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American Crossroads Preparing to Enter the Game

More than a few Republican operatives have been expressing nervousness about whether American Crossroads, the party’s big super PAC that was so active in 2010 and 2012, will play another significant role this cycle. They note that Americans for Prosperity has been carrying the “outside” load so far against Democratic super PACs and wonder how long that can continue.  

GOP worry is likely to increase now that Patriot Majority USA, another Democratic “outside” group will, according to a piece in Politico, begin to air new ads in Senate contests. The Senate Majority PAC and League of Conservation Voters are already airing ads that seek to help Democratic Senate prospects.  

American Crossroads showed just $2.7 million in the bank at the end of December, raising questions about whether it, along with its sister organization, Crossroads GPS, can come close to the $70 million they spent in the 2010 cycle and the $100 million they spent during the 2012 cycle on paid advocacy in House and Senate races. (The two groups’ total spending for the 2012 cycle exceeded $300 million, but roughly two-thirds of that was spent on the presidential contest.)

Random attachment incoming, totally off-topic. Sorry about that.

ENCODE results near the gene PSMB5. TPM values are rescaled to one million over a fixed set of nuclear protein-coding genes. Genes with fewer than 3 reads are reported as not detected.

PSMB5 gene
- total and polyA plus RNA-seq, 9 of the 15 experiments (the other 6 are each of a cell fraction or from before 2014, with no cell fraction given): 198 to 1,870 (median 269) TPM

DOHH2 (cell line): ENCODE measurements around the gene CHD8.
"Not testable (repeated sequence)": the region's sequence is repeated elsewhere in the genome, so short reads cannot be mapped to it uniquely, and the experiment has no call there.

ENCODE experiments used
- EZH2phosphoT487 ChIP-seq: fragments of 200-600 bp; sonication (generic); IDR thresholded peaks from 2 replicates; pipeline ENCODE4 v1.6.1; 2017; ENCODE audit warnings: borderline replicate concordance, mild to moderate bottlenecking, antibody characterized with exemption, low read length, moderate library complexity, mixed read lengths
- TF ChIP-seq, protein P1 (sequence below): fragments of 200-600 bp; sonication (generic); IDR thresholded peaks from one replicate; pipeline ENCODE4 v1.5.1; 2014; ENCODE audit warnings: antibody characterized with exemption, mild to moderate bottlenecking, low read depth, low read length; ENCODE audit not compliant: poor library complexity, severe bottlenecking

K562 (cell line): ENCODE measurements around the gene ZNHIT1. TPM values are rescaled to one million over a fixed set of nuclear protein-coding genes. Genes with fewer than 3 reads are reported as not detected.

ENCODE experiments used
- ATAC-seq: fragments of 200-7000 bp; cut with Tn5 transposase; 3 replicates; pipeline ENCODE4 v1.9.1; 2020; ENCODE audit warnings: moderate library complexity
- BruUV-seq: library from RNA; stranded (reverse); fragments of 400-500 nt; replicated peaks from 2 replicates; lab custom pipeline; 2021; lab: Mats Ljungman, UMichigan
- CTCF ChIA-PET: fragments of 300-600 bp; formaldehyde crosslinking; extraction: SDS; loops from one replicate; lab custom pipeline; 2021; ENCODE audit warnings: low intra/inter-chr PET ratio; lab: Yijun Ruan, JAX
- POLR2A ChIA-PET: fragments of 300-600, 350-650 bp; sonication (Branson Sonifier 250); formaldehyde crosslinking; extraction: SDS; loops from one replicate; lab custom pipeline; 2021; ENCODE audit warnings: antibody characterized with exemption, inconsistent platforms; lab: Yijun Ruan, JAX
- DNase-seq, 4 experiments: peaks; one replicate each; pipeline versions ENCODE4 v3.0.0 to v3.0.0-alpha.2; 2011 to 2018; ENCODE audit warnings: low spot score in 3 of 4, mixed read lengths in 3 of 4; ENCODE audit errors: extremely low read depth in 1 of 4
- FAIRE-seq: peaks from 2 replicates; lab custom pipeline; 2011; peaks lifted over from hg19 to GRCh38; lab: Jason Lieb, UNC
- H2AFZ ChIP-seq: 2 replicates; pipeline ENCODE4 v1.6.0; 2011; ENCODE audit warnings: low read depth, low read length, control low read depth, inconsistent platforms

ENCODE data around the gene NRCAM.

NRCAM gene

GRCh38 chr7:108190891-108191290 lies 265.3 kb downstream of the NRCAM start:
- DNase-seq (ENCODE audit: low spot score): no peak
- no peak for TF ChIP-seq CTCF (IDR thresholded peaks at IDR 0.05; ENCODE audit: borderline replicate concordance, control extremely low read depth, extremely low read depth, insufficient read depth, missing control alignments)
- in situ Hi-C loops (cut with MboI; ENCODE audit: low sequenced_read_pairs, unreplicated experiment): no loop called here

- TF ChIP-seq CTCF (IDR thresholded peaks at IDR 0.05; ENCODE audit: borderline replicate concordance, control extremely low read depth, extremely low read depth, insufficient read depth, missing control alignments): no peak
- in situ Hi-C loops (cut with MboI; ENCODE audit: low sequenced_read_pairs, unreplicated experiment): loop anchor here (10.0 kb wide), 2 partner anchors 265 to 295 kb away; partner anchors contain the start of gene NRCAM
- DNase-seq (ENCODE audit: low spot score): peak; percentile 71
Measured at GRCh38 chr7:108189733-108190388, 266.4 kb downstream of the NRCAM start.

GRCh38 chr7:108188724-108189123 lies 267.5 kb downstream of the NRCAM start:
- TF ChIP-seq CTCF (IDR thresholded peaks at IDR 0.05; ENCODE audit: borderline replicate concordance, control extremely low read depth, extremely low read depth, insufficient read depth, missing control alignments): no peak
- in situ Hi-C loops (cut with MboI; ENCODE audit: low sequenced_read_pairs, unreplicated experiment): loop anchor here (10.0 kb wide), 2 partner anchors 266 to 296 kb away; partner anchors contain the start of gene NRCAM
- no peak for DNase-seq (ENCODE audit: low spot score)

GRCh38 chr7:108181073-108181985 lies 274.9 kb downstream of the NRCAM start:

Crossroads contributors apparently have sat on their hands so far , frustrated after promises of Republican victories in 2012 that never materialized. But there are signs that the Republican super PAC is getting ready to go on the offensive. New “robo-polls” released by the group surely are intended to drive home the point to past and future funders that the Senate can be flipped in November.  

More importantly, Steven Law, the president and CEO of both American Crossroads and Crossroads GPS, made it clear to me this week that his group is preparing to enter the fray soon.  

“My expectation is that we will be active in the very near future in the target states,” Law told me.  

While the super PAC, which is already active in the Florida 13th District special election, won’t say how much it expects to spend this cycle in advocacy, it seems likely that its spending on House and Senate races in 2014 will at the least fall into the spending range it established in 2010 and 2012.  

The question remains: How quickly will American Crossroads and Crossroads GPS be able to get in the game, and how effective will they be?

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